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Staring at the flames that licked the walls, Jacqueline Rees sat with an uncorked bottle resting against her leg. The fuel of the flames sizzled, a gorey pile unrecognizable as the man it once was. Cooked meat, cheap liquor, and human waste stank in her nostrils. The liquor lingered in particular, its sticky, sickening smell tugging at memories. 

Still drank the same stuff, she mused darkly. She raised the bottle not to her lips but again to the fire, dumping more of its contents into the flame. The fire crackled, gulping it greedily, the pulpy remains readily soaking it in. Like marinade to meat. The flames licked higher, casting long shadows over the walls. What few belongings could be found in the hovel also burned in the pyre, the lifelong collection of a man burning in a matter of minutes.

Two decades past yet the memories were still sharp and clear. Days and nights of terror, screaming, blood, bruises, tears. Of relentless blows and the words that fell between them. Heralding the memories was yet another migraine, a common occurrence now. Too common. Wincing, Jacqueline pressed a palm against her forehead, coaxing part of the thudding pain away. Though light was hardly a migraine remedy, she looked back at the fire. This fire eased the pressure and pain.

Pouring the rest of the bottle into the flame, Jacqueline rose and looked around. There was nothing left, not even a sign this man had a child. No toys, no holo, no tiny bed or blanket. She was erased, hardly a thought to whatever depraved life he lived till it ended in a meaty heap.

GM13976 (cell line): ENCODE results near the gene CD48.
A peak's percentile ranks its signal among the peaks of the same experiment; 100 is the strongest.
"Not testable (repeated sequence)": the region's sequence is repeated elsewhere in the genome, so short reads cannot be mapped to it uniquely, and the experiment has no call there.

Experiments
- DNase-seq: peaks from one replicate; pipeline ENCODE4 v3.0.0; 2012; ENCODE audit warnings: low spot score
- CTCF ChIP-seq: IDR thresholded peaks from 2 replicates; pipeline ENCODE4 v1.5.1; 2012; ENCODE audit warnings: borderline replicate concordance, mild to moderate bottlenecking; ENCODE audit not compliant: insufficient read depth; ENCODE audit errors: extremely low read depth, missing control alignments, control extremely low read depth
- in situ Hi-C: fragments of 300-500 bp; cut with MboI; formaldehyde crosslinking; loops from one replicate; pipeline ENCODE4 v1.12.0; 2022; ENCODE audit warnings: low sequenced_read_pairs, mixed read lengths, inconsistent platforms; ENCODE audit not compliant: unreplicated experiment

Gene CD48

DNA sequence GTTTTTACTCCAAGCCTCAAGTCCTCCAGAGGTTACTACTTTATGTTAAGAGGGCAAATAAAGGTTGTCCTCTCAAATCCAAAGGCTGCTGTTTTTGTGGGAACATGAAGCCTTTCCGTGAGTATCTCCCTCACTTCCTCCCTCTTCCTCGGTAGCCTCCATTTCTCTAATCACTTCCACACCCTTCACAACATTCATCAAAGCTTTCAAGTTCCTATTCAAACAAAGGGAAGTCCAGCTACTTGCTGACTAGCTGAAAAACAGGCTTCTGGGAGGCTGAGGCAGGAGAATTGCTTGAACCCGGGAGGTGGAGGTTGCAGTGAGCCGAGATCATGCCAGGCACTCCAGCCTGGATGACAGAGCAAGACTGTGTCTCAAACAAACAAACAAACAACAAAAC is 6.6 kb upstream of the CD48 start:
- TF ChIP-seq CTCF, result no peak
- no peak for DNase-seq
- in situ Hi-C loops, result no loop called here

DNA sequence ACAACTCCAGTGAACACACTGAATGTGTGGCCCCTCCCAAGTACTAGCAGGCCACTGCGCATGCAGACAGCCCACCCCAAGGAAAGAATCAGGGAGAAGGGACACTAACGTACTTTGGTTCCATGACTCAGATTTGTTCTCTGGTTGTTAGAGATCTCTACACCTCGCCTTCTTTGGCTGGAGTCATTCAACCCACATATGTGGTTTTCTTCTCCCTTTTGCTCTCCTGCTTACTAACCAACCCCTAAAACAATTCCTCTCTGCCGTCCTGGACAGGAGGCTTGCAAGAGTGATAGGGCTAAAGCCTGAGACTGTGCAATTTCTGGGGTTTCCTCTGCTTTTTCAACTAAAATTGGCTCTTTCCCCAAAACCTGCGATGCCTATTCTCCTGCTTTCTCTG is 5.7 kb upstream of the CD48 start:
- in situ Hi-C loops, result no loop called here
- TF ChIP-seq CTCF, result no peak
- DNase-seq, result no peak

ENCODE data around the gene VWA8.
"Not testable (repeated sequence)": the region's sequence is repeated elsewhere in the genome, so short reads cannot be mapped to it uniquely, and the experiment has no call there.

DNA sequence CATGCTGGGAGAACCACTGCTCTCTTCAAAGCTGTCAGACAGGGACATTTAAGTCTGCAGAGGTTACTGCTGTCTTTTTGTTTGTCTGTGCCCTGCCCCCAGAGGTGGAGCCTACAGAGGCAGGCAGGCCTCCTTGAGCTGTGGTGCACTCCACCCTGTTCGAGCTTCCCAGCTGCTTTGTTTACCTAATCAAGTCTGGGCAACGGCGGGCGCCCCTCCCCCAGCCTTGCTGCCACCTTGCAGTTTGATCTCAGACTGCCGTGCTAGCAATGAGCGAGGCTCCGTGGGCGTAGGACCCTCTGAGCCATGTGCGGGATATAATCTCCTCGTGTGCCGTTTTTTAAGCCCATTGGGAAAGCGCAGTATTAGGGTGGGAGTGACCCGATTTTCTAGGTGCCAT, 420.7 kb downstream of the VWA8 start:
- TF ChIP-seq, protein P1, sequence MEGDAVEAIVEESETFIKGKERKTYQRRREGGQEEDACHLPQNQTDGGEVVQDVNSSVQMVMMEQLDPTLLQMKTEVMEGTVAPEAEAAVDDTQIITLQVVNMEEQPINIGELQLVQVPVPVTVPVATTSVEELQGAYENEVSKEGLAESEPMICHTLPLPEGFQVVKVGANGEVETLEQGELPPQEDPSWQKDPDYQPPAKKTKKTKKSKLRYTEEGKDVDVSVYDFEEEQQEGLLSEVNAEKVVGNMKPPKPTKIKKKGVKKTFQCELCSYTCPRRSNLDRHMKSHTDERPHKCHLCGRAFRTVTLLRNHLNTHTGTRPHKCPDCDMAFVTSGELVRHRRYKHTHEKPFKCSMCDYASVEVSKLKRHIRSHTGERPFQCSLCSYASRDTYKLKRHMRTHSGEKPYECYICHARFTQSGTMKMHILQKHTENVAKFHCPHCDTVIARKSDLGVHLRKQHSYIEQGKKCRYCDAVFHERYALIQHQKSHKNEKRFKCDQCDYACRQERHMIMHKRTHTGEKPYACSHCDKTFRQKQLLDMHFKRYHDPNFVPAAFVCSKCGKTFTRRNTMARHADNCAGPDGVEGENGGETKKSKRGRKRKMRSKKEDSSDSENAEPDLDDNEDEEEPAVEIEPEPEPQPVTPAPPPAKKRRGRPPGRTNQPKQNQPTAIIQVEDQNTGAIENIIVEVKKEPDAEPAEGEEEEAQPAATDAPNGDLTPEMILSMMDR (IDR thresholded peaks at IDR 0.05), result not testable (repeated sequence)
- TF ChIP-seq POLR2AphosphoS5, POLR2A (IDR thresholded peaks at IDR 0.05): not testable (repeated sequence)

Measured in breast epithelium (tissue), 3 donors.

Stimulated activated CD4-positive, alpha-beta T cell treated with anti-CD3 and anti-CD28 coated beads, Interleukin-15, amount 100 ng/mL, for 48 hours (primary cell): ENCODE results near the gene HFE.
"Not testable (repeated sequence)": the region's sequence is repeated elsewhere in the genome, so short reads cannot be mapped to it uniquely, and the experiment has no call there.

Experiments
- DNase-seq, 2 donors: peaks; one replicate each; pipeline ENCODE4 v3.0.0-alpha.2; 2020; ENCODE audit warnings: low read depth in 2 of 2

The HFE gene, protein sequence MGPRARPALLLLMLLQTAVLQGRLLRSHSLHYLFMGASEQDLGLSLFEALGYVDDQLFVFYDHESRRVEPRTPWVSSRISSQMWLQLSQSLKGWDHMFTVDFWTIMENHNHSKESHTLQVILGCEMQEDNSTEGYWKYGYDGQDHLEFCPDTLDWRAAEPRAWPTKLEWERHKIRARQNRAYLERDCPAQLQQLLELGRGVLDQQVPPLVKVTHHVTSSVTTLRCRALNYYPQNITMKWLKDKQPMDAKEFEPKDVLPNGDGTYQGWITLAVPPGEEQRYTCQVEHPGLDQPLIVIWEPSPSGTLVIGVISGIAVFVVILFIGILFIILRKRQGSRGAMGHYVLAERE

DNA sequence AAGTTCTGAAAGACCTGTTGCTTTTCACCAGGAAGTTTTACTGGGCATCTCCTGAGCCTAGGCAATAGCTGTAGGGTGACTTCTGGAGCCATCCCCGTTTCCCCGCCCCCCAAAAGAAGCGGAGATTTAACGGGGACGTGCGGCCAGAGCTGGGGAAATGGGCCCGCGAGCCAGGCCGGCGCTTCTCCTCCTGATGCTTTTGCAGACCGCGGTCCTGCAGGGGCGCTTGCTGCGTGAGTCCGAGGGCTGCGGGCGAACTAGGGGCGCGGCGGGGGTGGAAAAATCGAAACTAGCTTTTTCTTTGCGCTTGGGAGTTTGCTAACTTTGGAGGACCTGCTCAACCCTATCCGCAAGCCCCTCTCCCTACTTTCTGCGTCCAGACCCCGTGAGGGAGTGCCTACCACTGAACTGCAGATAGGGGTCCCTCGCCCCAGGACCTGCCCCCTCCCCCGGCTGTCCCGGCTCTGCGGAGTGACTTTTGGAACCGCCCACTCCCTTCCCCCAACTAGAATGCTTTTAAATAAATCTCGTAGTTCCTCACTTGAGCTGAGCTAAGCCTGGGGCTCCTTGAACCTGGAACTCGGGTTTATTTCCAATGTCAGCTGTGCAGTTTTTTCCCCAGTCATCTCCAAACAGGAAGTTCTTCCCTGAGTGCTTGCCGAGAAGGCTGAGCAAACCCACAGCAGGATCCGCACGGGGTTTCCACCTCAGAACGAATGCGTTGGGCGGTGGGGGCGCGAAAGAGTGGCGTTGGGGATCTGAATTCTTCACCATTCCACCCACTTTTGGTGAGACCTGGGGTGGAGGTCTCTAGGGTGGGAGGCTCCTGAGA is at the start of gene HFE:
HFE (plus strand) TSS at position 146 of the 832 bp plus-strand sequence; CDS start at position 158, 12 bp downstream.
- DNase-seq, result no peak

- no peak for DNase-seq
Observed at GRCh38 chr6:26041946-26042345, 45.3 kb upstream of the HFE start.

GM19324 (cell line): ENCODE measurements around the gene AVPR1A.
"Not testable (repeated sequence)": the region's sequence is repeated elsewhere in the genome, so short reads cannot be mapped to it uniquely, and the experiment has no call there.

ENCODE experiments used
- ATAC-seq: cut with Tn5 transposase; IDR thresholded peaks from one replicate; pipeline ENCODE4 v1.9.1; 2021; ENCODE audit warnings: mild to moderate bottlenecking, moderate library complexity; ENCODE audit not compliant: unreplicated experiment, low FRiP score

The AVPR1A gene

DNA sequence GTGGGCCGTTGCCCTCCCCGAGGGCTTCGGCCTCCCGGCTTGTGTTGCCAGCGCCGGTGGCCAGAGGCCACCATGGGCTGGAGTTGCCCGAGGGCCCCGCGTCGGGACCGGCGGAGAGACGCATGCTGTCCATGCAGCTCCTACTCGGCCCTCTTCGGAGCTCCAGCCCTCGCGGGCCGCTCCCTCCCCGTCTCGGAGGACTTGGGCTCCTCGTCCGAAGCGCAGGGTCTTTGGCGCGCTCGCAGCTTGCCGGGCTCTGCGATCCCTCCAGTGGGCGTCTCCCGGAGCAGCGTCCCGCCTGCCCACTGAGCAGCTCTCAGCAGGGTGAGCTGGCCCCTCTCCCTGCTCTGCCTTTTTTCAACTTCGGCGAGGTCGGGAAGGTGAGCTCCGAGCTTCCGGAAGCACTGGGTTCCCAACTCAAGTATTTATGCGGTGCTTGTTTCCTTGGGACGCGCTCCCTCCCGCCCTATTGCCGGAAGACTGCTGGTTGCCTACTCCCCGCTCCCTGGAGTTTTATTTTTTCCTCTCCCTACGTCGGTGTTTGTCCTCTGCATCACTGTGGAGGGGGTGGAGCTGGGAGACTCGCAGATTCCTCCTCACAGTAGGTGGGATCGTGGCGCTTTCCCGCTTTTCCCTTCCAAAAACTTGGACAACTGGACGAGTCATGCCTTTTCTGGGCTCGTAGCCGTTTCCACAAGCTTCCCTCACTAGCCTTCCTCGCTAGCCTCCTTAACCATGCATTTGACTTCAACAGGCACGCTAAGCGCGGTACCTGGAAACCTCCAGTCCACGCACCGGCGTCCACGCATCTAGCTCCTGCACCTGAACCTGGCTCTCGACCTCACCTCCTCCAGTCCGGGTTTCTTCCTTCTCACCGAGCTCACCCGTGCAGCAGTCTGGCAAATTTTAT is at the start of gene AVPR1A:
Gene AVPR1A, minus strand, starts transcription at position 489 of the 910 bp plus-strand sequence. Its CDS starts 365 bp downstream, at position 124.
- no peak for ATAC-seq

You were never a Skye. You were always a Rees. Brembal’s words as he told her the fate of her father. Of all people, an old enemy, a Sith, snuffed the life of her childhood tormentor out. And by his remains, gave him a beating decades late. She wouldn’t have even believed the tale had it not been for something in Brembal’s tone. A quiet sincerity, almost a promise. It stirred a conflicted set of feelings in her, one a reluctant gratitude and the other paranoid caution. He sought out and killed her father but didn’t ask for anything. He was never so direct. The two of them rarely traded insults as they had. There was also the night he again picked her from the floor after weakness took her, sent her again into the bottle. Never had she been so vulnerable to someone. She stood now in the very place that taught her showing your underbelly, if even a moment, meant death. The old Sith had every reason to do it, either for his own selfish ends or revenge for her rising against them. Or maybe she was still useful to him yet, with the fates of Vanessa and Halonan still undecided. Her feeling indebted to him could all be part of the plan.

Delving back into that old feud, that old mentality struck a weary chord in her. An overused one, but well practiced. Never a Skye? Jacqueline smirked. Twenty years a Skye, running, shooting, drinking, screwing, surviving by wits or edging out others by a hair. Stalling death or capture another day, living a life with a short expiration date. Rees was her own invention, a lifeboat from a doomed ship, only six years old now. Six, just like Vanessa. The little catalyst for everything.

Or maybe I’m more a Tulson, Jacqueline mused to herself. Whatever the fuck that means, other than trying to kill family. Tossing the empty liquor bottle into the waning fire, she breathed in the pungent smell around her. There wasn’t enough in this hovel to burn. Setting it all aflame would take effort.

“You’re not even worth it, old man,” she told the cooked pile in the corner. The flames had completed their task and now charred its edges. Standing over it, she breathed again, the evaporating traces of the liquor bringing with them remaining memories. 

“Not worth it,” she murmured. Closing her eyes, the memory played out. As the liquor evaporated in the fire, leaving the blackened pulp exposed to the full heat of the flames, the memory ended. Stopped. Spent, at least for now. The migraine lifted, prompting a smile.

Done, Jacqueline left the hovel. Its windows glowed red in the dark till the flames consumed whatever meager fuel was left. No one but looters stood vigil to Joral Skye’s remaining funeral pyre.

Author Ari
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